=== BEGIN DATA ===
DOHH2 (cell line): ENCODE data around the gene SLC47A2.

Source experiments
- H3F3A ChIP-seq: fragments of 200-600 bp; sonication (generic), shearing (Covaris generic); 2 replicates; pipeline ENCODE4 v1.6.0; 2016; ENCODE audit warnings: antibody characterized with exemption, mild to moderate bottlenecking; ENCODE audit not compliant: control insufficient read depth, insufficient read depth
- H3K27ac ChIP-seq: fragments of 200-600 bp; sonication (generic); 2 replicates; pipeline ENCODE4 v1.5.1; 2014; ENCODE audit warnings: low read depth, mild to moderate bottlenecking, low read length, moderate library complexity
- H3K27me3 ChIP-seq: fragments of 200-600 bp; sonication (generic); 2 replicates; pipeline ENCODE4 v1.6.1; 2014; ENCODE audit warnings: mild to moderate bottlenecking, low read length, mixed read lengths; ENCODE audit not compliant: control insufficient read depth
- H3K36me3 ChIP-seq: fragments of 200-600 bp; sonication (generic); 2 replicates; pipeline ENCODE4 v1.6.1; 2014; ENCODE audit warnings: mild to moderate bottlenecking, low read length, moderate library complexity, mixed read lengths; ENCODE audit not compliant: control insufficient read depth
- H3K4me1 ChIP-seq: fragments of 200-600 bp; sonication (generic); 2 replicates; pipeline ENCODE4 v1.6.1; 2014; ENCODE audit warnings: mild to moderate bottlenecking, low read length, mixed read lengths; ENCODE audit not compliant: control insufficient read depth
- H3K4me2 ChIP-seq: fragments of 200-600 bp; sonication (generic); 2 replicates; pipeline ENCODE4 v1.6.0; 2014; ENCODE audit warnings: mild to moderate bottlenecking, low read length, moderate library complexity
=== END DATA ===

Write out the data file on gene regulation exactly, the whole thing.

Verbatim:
DOHH2 (cell line): ENCODE data around the gene SLC47A2.

Source experiments
- H3F3A ChIP-seq: fragments of 200-600 bp; sonication (generic), shearing (Covaris generic); 2 replicates; pipeline ENCODE4 v1.6.0; 2016; ENCODE audit warnings: antibody characterized with exemption, mild to moderate bottlenecking; ENCODE audit not compliant: control insufficient read depth, insufficient read depth
- H3K27ac ChIP-seq: fragments of 200-600 bp; sonication (generic); 2 replicates; pipeline ENCODE4 v1.5.1; 2014; ENCODE audit warnings: low read depth, mild to moderate bottlenecking, low read length, moderate library complexity
- H3K27me3 ChIP-seq: fragments of 200-600 bp; sonication (generic); 2 replicates; pipeline ENCODE4 v1.6.1; 2014; ENCODE audit warnings: mild to moderate bottlenecking, low read length, mixed read lengths; ENCODE audit not compliant: control insufficient read depth
- H3K36me3 ChIP-seq: fragments of 200-600 bp; sonication (generic); 2 replicates; pipeline ENCODE4 v1.6.1; 2014; ENCODE audit warnings: mild to moderate bottlenecking, low read length, moderate library complexity, mixed read lengths; ENCODE audit not compliant: control insufficient read depth
- H3K4me1 ChIP-seq: fragments of 200-600 bp; sonication (generic); 2 replicates; pipeline ENCODE4 v1.6.1; 2014; ENCODE audit warnings: mild to moderate bottlenecking, low read length, mixed read lengths; ENCODE audit not compliant: control insufficient read depth
- H3K4me2 ChIP-seq: fragments of 200-600 bp; sonication (generic); 2 replicates; pipeline ENCODE4 v1.6.0; 2014; ENCODE audit warnings: mild to moderate bottlenecking, low read length, moderate library complexity